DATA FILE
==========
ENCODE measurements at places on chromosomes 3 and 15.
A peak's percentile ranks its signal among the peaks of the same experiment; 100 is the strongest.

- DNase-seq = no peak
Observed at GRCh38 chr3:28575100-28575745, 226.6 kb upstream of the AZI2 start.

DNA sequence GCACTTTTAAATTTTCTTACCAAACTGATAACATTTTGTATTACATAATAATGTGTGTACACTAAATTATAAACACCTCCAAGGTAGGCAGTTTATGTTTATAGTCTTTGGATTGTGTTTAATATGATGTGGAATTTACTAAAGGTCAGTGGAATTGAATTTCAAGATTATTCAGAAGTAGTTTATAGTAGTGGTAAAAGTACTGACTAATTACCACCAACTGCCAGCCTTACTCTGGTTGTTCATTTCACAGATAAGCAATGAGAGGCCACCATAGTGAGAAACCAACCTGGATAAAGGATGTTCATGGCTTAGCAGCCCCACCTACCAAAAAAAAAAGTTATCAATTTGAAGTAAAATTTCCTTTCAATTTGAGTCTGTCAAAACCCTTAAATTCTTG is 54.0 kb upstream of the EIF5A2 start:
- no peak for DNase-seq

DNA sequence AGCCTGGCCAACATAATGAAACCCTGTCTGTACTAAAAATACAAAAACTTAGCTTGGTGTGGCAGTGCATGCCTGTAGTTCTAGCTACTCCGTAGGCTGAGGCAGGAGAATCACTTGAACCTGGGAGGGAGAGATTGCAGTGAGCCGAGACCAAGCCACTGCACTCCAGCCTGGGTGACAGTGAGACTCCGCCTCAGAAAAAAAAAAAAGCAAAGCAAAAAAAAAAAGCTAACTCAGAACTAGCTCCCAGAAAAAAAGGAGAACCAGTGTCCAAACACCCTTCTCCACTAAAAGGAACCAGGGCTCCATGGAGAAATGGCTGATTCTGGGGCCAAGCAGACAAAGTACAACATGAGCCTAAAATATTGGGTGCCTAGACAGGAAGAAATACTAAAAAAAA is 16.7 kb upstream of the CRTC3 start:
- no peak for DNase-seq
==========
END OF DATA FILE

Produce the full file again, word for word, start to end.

ENCODE measurements at places on chromosomes 3 and 15.
A peak's percentile ranks its signal among the peaks of the same experiment; 100 is the strongest.

- DNase-seq = no peak
Observed at GRCh38 chr3:28575100-28575745, 226.6 kb upstream of the AZI2 start.

DNA sequence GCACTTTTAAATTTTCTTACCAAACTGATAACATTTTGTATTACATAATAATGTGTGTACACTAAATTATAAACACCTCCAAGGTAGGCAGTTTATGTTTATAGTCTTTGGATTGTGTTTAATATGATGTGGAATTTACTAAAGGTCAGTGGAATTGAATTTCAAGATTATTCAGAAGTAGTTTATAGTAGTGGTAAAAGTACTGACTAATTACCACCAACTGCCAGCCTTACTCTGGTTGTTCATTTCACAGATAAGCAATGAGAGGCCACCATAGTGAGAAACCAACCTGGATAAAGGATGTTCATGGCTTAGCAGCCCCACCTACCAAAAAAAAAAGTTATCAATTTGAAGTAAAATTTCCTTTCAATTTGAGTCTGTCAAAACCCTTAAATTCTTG is 54.0 kb upstream of the EIF5A2 start:
- no peak for DNase-seq

DNA sequence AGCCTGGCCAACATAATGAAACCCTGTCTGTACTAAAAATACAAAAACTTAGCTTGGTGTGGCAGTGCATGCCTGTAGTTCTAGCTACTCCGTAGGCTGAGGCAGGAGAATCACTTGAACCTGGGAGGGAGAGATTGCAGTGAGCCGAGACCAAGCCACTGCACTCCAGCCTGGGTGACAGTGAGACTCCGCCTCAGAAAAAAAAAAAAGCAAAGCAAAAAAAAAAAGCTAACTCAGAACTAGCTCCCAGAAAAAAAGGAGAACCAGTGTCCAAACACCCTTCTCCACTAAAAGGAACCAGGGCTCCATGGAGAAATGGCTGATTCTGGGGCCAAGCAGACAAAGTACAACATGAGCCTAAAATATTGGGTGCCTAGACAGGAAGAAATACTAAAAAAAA is 16.7 kb upstream of the CRTC3 start:
- no peak for DNase-seq